Diplomatic tensions in Kenya-Somalia maritime dispute
(16 August 2019)
The diplomatic war of words in the dispute between Kenya and Somalia over their ongoing maritime boundary appears to be escalating as the date for the International Court of Justice (ICJ) judgment on the case approaches.
The two countries’ varying maritime claims as to where the maritime border should extend from the land boundary has created a 100,000 square kilometre triangle of disputed maritime territory. The seabed beneath the disputed area is believed to be rich in oil and gas resources, increasing both states’ interest.
Kenya has expressed displeasure with Somalia for taking the dispute to the ICJ in 2014 without first seeking mediation through the African Union or other diplomatic means. The diplomatic fallout has escalated ahead of the anticipated ICJ verdict in September 2019.
In February, Kenya recalled its ambassador to Somalia and expelled Somalia’s envoy in Nairobi. In May, the country suspended direct flights from Somalia to Nairobi and denied entry to three top Somali officials at Jomo Kenyatta International Airport.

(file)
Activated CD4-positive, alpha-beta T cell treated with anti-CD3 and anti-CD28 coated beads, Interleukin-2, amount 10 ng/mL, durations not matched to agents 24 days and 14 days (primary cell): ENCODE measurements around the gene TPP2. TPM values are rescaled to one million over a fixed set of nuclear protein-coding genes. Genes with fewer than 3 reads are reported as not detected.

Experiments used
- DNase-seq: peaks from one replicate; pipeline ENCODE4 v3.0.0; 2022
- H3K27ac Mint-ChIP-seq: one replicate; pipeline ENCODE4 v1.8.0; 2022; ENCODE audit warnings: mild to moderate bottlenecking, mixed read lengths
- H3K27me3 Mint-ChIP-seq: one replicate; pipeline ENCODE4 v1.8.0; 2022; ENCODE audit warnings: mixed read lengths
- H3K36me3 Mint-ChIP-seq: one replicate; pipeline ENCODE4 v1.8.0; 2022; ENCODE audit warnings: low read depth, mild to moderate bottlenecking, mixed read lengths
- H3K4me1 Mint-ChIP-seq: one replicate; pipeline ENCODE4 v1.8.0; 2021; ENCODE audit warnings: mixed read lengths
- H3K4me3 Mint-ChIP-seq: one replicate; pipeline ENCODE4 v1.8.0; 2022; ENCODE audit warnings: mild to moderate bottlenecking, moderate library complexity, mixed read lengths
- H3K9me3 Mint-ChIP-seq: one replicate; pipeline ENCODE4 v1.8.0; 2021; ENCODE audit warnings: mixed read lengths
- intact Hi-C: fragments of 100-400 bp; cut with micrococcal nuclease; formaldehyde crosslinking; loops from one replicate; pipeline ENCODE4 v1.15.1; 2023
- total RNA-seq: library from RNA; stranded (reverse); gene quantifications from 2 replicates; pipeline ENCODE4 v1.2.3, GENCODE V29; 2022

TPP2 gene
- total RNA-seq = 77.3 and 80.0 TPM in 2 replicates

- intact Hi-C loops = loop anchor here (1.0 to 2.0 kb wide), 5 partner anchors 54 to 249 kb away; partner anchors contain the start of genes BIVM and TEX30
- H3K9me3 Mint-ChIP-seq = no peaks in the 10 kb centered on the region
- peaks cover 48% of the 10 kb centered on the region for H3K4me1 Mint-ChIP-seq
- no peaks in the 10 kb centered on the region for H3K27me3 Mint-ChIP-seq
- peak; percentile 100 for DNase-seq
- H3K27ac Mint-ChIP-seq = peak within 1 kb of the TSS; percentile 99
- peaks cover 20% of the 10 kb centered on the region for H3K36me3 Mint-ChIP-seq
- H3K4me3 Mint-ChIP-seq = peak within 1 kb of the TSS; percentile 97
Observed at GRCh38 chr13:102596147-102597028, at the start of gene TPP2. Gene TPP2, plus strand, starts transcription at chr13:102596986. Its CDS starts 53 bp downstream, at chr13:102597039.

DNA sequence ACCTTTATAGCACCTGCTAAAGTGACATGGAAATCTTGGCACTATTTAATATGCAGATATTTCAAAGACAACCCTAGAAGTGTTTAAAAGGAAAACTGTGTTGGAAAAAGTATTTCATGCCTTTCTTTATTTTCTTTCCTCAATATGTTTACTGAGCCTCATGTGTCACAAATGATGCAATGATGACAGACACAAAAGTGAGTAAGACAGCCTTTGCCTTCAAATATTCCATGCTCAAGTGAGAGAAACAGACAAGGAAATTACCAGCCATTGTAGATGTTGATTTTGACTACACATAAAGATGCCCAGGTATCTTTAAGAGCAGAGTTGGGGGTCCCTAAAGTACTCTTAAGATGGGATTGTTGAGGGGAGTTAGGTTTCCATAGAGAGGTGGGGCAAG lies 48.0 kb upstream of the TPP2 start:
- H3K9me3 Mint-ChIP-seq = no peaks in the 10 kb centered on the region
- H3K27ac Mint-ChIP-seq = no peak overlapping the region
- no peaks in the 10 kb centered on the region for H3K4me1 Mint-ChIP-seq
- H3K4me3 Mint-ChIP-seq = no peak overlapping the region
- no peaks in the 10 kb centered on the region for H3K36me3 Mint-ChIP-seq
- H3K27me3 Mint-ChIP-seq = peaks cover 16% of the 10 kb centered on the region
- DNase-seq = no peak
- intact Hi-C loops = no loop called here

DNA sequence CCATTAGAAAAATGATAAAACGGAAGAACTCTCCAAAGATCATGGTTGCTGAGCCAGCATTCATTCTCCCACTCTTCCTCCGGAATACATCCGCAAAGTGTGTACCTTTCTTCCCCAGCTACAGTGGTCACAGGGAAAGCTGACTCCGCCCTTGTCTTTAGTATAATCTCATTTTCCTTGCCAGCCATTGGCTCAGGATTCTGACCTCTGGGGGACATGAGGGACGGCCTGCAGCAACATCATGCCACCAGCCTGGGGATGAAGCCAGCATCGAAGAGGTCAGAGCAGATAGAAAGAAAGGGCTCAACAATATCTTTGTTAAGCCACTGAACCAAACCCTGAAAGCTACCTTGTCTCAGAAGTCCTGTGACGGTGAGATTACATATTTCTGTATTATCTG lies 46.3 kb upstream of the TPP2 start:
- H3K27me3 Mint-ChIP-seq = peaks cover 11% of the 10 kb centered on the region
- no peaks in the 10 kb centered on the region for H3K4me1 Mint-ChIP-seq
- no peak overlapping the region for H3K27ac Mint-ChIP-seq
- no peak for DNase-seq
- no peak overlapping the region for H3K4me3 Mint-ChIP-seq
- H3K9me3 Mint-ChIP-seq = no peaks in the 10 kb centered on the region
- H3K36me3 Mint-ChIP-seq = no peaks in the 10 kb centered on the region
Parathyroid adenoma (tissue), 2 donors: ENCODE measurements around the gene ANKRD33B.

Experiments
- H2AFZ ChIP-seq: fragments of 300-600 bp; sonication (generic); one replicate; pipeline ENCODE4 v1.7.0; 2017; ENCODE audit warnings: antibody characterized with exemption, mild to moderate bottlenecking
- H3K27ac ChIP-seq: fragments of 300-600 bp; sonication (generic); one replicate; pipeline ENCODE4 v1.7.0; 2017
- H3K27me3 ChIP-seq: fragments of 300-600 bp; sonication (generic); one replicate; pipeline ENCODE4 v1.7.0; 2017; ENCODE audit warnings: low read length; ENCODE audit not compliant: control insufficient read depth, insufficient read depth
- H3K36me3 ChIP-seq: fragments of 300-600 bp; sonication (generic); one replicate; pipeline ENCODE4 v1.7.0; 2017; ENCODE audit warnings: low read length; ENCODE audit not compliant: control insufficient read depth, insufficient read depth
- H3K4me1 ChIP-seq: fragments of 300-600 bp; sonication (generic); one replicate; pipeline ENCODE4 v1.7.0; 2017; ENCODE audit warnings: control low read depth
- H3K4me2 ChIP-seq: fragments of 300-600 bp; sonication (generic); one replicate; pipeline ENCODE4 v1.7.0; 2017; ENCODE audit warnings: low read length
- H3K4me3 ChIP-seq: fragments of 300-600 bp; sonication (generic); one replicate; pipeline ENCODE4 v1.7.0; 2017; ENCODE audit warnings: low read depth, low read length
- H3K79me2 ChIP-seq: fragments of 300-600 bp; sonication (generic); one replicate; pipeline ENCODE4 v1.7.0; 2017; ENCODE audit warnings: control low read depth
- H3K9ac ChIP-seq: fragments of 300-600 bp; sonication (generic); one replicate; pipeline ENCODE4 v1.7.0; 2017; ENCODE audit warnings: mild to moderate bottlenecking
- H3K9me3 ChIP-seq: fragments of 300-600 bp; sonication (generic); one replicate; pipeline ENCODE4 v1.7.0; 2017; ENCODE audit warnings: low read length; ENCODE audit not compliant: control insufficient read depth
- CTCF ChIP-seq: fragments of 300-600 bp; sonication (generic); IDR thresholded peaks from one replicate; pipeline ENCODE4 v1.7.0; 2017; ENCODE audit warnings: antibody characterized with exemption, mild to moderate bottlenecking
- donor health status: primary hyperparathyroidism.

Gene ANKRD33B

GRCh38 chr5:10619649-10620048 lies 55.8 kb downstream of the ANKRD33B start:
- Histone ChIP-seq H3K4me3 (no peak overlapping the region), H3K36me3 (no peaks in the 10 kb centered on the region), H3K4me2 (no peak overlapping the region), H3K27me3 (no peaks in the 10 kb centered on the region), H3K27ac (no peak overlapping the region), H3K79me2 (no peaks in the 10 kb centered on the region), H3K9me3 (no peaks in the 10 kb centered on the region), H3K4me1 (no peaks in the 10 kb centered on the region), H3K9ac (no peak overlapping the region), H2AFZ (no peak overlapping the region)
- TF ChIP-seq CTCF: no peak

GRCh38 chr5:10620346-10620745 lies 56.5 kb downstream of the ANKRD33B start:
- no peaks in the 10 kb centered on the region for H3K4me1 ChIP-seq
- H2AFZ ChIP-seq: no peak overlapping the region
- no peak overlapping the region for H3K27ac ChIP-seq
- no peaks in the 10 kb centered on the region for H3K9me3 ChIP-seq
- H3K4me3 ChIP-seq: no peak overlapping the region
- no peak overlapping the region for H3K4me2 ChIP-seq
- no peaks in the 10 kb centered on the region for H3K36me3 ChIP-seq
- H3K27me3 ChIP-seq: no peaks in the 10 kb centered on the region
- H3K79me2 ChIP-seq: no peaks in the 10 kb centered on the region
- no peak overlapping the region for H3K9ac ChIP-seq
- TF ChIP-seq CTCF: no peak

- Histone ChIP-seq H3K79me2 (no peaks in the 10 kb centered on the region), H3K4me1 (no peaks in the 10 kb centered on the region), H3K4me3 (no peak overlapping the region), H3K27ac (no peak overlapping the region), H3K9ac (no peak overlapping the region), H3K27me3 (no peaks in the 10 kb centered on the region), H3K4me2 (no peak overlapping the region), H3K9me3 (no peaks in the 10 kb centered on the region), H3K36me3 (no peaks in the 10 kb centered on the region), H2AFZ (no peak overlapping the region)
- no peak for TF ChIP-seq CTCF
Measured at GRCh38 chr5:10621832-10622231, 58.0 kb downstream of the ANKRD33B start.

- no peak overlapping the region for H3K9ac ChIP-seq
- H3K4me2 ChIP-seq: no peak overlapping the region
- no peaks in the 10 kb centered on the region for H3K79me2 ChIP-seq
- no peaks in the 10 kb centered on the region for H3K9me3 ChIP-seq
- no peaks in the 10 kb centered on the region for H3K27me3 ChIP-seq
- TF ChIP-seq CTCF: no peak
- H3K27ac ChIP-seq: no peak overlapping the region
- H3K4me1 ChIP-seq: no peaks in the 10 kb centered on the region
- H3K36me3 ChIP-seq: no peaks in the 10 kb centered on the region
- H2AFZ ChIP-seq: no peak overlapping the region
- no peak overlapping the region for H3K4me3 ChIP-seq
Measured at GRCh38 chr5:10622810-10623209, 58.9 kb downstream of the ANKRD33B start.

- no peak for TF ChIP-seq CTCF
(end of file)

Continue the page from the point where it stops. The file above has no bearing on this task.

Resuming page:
In response, Somalia said its officials would no longer attend meetings in Nairobi and banned all Kenya-based NGOs working in the country.
The diplomatic tensions recently intensified when two Kenyan MPs tabled a Motion in Parliament to authorise military force to protect the ‘sovereignty and territorial integrity of the Republic’.
The motion, which directly references the dispute with Somalia, endorses peaceful dispute resolution mechanisms as the preferred option, but it also authorises military action. It also specifically calls for the Kenyan government to lodge a protest to the United Nations, rejecting the jurisdiction of the International Court of Justice.